Heed the words of the bard: Lisa Gearrard's newborn is about to grow on you.
The Black Opal is out.
The ambient material Lisa released in 2008-2009 was liquid and elusive. The Black Opal is substantial and tactile. A gem which weighs like a rock. It reflects light and casts shadows. It penetrates the imagination with colours and flavours which are saturated and intense.
The Black Opal makes one realise that Lisa's very own otherworldly language is not just a series of arbitrary sounds. Her non-words are non-referential yet meaningful and her narratives are carefully constructed.
The Messenger has one of the most intricate examples of this otherworldliness. The random profusion of elusive sonic bubbles, succulently bulging and bursting in Lisa's mouth, conveys a deeply intriguing story.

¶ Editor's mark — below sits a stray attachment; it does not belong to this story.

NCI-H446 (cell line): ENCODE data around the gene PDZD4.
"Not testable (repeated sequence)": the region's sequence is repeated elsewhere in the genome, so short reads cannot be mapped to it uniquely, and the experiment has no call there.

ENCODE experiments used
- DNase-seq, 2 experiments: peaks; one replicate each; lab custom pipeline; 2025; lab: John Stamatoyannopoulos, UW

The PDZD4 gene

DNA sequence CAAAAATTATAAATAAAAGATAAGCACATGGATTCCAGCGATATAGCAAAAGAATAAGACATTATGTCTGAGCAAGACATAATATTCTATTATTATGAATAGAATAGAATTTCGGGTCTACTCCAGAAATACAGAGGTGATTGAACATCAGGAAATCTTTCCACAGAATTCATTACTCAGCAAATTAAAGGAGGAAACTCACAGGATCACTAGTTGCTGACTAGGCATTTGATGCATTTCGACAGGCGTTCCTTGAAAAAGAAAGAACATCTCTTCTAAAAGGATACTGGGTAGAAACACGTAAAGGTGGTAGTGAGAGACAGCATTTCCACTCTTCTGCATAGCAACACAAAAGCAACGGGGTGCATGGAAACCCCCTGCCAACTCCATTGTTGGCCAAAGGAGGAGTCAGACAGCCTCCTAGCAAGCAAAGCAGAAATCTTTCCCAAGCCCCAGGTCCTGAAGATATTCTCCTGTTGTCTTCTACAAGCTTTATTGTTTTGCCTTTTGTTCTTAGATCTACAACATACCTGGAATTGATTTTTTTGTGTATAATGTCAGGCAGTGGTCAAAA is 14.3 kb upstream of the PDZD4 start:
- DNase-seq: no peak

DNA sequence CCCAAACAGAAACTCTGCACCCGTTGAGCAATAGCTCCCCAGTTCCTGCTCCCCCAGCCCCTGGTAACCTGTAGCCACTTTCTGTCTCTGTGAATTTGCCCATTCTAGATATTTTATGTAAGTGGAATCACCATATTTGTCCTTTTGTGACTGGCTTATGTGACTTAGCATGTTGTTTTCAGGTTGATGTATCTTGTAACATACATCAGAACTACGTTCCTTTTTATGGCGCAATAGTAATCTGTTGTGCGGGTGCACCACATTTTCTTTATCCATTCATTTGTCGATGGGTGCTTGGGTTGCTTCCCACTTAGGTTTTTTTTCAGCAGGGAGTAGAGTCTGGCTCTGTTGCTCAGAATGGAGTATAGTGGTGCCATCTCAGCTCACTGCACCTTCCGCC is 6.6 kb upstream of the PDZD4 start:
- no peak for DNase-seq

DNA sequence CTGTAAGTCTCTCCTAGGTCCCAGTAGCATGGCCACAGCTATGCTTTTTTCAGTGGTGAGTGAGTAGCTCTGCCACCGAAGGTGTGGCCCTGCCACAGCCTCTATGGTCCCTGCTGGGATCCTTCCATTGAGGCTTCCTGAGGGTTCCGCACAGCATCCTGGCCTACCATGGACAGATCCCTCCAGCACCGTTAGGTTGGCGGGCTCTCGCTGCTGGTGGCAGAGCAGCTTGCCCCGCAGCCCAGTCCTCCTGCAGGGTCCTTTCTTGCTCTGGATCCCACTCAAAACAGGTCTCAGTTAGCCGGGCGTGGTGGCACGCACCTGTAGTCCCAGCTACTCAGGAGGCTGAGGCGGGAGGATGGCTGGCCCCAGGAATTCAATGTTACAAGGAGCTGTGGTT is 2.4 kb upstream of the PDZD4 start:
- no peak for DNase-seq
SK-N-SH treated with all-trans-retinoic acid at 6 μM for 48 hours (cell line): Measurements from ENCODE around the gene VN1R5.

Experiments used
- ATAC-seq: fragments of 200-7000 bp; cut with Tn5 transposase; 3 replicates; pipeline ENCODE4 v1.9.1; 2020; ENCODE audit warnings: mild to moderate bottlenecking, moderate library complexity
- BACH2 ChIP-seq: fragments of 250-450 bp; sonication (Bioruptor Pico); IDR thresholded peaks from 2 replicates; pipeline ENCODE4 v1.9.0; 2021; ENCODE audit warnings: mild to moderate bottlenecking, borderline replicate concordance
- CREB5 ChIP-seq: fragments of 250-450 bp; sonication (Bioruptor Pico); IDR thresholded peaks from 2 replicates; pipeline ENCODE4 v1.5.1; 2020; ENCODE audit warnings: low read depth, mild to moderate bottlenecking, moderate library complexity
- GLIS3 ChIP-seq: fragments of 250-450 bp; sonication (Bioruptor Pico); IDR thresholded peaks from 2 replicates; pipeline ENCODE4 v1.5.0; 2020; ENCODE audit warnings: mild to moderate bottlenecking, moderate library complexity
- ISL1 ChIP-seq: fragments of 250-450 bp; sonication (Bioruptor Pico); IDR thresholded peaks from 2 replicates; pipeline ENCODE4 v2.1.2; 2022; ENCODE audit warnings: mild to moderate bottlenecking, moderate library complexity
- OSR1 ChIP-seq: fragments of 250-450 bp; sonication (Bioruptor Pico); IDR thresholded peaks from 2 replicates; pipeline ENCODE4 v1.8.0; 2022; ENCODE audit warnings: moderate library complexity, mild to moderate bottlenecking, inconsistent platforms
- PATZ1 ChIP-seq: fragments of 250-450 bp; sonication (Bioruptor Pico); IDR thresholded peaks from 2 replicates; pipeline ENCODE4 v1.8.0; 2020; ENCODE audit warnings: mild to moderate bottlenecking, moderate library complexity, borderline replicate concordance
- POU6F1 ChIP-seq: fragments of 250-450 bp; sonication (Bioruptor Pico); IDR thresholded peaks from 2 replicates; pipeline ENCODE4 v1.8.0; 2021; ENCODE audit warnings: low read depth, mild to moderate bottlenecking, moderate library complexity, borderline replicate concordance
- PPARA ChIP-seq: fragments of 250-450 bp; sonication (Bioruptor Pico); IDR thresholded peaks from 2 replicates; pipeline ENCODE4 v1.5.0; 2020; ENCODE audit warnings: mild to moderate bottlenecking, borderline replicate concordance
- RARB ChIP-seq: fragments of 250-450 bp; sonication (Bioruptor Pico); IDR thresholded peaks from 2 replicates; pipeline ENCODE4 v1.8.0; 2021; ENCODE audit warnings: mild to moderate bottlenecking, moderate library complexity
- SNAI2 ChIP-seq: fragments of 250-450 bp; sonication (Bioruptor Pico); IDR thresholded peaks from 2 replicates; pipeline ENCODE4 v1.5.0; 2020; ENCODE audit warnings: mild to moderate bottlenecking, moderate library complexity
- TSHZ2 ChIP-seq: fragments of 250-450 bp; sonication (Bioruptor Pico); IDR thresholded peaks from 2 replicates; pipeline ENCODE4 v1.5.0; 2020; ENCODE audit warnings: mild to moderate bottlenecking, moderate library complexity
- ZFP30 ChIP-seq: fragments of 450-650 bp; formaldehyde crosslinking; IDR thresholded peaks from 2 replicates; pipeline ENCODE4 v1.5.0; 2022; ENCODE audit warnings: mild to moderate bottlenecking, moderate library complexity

The Crossing is a cute rhythmical invasion, reminiscent of early Dead Сan Dance.
Then comes Redemption. The track with the highest intensity charge. Lisa Gerrard's evidence of Providence. Its structure is intuitive and loose. Its narrative is solemn and epiphanic. Weaving through infernal depths and angelic heights. Healing the wounds of sacrifice along the long and winding road of redemption. Emotions happen. The elixir contained inside the opal's core is released and spreads through the veins. Lisa is breastfeeding us the Milk of Life.
The overtly proverbial English-sung pieces add diversity to the album. Yet the words and their ideology take away from the vocal expression of the singer and clash with the hermetic strength of the abstract pieces.
The only exception to this being the intimately heroic Sleep. It is a hymn and a lullaby at the same time. Sung by a mother.
I feel privileged to be able to relate to the inner world of the artist Lisa Gerrard. Throughout the years, I have been doing this with consistency and devotion. She's been responding with quality and greater devotion. To her music. Providing evidence of Providence. Allowing for her newborns to grow on us. Breastfeeding us the Milk of Life.